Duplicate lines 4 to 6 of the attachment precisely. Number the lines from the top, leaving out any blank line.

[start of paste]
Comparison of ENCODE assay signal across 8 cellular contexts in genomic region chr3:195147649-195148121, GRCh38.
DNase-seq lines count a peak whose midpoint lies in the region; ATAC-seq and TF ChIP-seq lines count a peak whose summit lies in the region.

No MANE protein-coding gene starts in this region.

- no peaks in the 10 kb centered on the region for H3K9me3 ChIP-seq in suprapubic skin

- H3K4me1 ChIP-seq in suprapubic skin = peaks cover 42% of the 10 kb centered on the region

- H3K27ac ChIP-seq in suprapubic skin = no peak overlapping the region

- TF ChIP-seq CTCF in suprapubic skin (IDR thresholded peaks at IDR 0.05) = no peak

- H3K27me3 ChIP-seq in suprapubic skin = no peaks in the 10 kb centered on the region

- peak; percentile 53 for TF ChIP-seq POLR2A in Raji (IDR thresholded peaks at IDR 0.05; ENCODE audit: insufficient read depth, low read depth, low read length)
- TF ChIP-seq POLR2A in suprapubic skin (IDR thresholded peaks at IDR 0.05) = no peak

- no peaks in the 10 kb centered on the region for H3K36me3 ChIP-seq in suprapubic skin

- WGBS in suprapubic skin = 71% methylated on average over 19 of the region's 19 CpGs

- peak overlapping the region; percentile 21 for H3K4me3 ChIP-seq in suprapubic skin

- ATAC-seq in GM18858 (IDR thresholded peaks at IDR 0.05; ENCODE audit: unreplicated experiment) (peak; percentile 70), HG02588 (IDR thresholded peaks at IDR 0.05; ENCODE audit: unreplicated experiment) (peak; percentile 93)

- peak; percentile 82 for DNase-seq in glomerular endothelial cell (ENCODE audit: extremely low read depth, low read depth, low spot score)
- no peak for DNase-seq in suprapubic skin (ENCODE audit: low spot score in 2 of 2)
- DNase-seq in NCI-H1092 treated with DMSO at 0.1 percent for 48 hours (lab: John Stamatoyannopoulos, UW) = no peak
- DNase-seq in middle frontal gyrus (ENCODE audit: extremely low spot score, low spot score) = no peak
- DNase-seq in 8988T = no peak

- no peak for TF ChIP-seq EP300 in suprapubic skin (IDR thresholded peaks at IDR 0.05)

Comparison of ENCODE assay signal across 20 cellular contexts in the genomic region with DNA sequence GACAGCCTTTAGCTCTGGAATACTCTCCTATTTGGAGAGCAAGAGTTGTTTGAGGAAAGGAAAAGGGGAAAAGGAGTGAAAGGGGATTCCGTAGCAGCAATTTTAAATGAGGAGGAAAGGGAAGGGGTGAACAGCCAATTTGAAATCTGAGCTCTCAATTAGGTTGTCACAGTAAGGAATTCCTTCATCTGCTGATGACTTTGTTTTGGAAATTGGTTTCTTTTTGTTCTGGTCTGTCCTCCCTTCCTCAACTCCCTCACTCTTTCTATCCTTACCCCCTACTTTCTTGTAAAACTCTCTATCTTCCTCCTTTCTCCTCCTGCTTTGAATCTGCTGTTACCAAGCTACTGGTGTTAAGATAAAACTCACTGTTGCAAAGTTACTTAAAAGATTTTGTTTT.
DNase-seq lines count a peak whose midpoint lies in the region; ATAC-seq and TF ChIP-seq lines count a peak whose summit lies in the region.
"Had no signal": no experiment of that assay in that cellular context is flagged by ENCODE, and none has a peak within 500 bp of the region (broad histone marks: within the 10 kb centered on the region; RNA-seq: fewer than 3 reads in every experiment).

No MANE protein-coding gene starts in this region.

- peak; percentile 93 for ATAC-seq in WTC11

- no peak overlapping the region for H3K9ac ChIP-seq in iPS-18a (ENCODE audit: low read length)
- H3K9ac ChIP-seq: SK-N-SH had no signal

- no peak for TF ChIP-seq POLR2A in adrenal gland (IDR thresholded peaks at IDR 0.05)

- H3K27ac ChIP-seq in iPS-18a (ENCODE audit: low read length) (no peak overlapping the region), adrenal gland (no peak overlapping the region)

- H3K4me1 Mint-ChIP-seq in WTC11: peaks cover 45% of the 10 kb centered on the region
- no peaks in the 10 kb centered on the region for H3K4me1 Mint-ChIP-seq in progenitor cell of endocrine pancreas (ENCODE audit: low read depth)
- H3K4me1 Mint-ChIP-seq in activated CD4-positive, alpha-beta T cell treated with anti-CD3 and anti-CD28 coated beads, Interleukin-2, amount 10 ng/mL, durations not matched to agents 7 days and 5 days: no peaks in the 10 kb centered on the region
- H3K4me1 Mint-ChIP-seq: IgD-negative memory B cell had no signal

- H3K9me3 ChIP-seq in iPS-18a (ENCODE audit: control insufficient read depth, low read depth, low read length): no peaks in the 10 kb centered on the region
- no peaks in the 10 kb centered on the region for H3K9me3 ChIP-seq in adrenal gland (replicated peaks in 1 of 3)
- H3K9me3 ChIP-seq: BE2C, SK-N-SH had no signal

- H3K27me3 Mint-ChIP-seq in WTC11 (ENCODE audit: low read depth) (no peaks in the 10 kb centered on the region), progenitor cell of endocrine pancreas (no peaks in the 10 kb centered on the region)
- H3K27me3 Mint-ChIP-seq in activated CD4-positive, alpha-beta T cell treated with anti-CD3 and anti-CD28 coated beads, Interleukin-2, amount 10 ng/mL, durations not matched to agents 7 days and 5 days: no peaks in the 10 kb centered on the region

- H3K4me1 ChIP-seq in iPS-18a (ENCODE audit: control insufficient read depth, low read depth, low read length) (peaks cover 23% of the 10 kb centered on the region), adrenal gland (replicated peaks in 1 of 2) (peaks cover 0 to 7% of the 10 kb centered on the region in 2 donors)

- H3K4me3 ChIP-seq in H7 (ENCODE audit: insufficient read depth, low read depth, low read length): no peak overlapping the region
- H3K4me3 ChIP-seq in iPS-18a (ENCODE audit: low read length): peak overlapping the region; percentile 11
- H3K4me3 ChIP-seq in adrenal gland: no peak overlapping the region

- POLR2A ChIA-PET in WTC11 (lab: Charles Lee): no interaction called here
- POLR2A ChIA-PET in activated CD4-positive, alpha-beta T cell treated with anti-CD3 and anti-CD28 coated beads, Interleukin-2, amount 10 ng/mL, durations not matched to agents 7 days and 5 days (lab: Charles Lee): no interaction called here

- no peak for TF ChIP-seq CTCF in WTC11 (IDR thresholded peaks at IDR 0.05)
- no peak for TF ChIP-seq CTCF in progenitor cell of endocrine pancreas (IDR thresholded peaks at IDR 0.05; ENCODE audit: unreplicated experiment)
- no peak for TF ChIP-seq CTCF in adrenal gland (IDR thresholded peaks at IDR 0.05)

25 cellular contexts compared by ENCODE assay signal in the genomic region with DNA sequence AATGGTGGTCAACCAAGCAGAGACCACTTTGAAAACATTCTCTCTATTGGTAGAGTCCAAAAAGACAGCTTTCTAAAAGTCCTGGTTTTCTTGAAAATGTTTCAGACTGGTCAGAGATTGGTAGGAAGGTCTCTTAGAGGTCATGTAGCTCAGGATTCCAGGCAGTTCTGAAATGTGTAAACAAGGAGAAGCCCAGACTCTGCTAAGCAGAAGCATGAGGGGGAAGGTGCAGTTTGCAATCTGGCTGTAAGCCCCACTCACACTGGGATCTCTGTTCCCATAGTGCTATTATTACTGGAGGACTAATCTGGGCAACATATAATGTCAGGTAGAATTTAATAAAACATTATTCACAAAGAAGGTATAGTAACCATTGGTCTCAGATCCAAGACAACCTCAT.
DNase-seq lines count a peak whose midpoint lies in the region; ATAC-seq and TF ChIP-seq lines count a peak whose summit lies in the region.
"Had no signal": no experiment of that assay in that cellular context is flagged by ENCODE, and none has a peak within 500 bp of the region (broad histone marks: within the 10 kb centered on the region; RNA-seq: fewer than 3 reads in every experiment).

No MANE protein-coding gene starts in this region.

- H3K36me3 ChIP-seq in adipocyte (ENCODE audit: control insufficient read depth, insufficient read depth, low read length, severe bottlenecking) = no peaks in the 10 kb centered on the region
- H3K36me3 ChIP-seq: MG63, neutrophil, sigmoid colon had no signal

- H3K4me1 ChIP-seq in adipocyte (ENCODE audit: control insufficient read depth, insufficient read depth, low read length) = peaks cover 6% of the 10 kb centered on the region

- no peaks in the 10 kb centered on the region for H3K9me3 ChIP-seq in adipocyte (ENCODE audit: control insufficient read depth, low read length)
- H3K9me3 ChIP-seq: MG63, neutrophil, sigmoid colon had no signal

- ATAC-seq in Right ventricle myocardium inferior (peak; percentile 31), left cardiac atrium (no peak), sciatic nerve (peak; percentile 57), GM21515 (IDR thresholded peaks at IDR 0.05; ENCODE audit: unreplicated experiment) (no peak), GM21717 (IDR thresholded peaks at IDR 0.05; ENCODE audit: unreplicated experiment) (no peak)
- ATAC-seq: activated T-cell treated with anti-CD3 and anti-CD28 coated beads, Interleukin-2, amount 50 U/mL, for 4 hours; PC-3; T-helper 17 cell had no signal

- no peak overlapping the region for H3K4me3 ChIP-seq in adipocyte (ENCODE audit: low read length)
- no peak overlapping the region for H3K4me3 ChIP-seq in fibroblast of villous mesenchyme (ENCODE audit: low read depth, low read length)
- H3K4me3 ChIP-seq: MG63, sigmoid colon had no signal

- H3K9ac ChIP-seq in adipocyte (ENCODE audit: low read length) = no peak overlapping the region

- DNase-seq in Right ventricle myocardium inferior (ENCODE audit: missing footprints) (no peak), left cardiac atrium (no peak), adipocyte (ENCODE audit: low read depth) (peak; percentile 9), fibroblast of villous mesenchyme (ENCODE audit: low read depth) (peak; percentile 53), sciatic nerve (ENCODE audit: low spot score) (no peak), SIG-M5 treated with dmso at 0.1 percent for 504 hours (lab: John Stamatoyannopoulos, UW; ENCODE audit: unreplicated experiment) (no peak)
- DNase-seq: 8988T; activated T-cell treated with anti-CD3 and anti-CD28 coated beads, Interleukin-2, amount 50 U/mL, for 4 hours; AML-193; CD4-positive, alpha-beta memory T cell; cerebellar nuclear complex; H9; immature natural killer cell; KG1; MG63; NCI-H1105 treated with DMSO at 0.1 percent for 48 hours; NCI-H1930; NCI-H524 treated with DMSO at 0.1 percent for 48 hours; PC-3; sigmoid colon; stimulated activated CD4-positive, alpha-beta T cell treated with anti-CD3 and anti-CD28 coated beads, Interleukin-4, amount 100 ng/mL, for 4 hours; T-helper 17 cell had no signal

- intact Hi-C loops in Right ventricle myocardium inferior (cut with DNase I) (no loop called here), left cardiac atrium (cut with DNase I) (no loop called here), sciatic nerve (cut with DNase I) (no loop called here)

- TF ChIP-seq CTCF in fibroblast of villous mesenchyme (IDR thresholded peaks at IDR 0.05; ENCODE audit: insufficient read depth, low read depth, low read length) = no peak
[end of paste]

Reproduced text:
- no peaks in the 10 kb centered on the region for H3K9me3 ChIP-seq in suprapubic skin

- H3K4me1 ChIP-seq in suprapubic skin = peaks cover 42% of the 10 kb centered on the region

- H3K27ac ChIP-seq in suprapubic skin = no peak overlapping the region